A GRANDDAD found guilty of plotting a napalm bomb attack spoke of his absolute joy after renewing his wedding vows with his beloved wife as he bids to start a new chapter in his life.
Nicholas Smith was found guilty of making an explosive substance with intent to endanger life at a Teesside Crown Court trial in September last year.
The 54-year-old claimed he was repeatedly the target of anti-social behaviour after youths pelted his windows with eggs.
But yesterday Nicholas, who spent time in prison while on remand before being given a suspended sentence, put all of those troubles firmly behind him as he reaffirmed his love for his wife Dorothy, 23 years to the day since the loving couple walked down the aisle.
The couple, who moved from their house in Twelfth Street, in Horden, to another part of the village after the incidents, both described yesterday’s service as “fantastic.”
Nicholas, a former school caretaker, said: “It was very special.
“It’s the start of a new beginning and it was a fantastic day.”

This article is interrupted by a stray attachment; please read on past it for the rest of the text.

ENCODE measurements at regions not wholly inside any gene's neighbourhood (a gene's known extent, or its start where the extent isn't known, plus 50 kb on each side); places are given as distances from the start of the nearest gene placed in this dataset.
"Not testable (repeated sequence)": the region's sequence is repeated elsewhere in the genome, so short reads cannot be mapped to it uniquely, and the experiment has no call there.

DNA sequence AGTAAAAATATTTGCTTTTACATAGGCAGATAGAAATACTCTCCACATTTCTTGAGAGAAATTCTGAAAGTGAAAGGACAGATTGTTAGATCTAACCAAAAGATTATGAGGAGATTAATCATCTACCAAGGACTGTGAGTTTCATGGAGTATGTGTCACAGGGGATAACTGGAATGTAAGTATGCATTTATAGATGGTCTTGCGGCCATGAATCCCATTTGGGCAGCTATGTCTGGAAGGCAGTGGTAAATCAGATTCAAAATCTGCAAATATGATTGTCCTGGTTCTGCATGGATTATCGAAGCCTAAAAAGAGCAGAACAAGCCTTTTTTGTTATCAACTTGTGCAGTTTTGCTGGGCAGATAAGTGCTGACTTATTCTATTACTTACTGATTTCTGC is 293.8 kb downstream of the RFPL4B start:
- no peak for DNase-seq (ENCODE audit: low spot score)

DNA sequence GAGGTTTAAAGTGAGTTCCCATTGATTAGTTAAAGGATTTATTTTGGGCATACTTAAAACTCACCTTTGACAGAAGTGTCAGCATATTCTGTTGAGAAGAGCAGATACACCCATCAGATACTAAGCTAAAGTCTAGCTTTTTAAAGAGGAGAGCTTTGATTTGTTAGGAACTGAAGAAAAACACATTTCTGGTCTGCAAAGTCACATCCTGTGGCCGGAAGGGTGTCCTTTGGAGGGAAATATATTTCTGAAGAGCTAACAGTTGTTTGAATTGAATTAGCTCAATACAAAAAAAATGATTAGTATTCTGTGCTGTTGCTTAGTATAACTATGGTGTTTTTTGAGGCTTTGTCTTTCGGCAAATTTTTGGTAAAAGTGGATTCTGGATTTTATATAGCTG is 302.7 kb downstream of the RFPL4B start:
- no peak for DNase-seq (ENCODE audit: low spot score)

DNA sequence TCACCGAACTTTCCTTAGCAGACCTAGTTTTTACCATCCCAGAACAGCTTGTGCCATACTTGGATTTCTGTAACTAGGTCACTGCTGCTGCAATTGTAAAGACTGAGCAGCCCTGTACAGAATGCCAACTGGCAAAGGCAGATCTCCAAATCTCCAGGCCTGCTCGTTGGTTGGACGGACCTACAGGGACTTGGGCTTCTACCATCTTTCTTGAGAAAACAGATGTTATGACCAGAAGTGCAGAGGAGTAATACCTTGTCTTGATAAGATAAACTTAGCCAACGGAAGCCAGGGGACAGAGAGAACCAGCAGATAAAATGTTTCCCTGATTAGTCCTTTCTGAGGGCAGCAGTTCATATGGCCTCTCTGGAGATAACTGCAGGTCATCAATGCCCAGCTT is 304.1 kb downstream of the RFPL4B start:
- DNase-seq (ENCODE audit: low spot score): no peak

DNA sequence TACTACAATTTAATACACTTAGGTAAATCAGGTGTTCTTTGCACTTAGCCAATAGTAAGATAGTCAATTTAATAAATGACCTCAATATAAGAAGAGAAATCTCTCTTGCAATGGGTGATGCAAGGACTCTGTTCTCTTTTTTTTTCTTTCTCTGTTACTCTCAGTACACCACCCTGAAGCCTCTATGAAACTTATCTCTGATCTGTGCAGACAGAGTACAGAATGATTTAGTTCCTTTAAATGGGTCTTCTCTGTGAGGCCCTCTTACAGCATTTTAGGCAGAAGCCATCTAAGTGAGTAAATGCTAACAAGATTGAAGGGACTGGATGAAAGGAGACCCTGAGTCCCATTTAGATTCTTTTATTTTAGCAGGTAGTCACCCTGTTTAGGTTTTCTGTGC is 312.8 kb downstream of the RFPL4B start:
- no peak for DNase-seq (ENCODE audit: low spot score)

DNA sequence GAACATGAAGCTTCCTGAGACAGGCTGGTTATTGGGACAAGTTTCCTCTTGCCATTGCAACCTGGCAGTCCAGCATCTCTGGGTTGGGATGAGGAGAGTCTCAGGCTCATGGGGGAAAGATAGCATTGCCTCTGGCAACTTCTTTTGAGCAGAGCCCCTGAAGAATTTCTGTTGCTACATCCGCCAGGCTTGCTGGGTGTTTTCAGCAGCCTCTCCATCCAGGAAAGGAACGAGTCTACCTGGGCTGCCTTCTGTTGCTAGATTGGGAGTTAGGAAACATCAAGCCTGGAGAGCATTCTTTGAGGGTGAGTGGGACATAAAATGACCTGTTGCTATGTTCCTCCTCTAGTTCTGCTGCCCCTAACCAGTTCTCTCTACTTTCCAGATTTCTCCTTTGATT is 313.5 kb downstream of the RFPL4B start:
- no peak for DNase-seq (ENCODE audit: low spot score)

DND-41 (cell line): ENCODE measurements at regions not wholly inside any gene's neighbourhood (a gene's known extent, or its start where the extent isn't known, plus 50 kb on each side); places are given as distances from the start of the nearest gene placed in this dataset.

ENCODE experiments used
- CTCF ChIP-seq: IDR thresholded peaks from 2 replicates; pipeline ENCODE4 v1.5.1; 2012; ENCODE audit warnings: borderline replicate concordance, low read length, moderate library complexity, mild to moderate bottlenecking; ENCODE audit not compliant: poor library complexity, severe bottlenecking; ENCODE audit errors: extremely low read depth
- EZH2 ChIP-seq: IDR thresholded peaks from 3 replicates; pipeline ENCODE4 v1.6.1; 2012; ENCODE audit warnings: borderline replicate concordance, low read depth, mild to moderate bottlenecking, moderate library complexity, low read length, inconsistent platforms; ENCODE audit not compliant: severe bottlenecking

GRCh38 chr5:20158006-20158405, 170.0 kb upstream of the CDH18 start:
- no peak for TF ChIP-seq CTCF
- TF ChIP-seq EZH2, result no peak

Nicholas thanked Dorothy for being a “rock” during his time in prison and said yesterday’s service just goes to show how much he loves her.
The granddad-of-11 added: “Here’s to another 23 years.”
Dorothy, 63, who wore a cream strappy dress for the service, said: “It was brilliant, the service went really well.
“I was very nervous before, but it was so special for us both.”
The couple, who moved to Horden from Worksop, in Nottinghamshire, two years ago and who have five children between them, thanked everyone at Horden Pentecostal Church, in Sunderland Road, for making them feel like “part of the family.”
Nicholas was given a six-month prison sentence suspended for 18 months and probation after standing trial last year.
The court heard how Mr Smith was driven to despair after eggs had been hurled at his property.
He promised to “burn” those who had “declared war” on his home on Facebook and officers discovered him mixing ingredients to make a bomb when they arrived at his home in May last year.
The court also heard how Nicholas has been left depressed by the death of his daughter, Melanie, 24 years ago which caused him to drink too much.
He described prison as a “shock to the system” and now goes to a wellbeing recovery centre, in Durham City, where he is doing an art course and is planning an art exhibition.
He is also looking for work.